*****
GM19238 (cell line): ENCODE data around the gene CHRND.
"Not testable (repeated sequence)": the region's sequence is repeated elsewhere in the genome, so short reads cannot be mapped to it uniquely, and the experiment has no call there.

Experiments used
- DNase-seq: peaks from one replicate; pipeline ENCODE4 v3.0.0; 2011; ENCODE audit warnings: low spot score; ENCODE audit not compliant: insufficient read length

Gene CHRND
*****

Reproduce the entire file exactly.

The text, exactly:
GM19238 (cell line): ENCODE data around the gene CHRND.
"Not testable (repeated sequence)": the region's sequence is repeated elsewhere in the genome, so short reads cannot be mapped to it uniquely, and the experiment has no call there.

Experiments used
- DNase-seq: peaks from one replicate; pipeline ENCODE4 v3.0.0; 2011; ENCODE audit warnings: low spot score; ENCODE audit not compliant: insufficient read length

Gene CHRND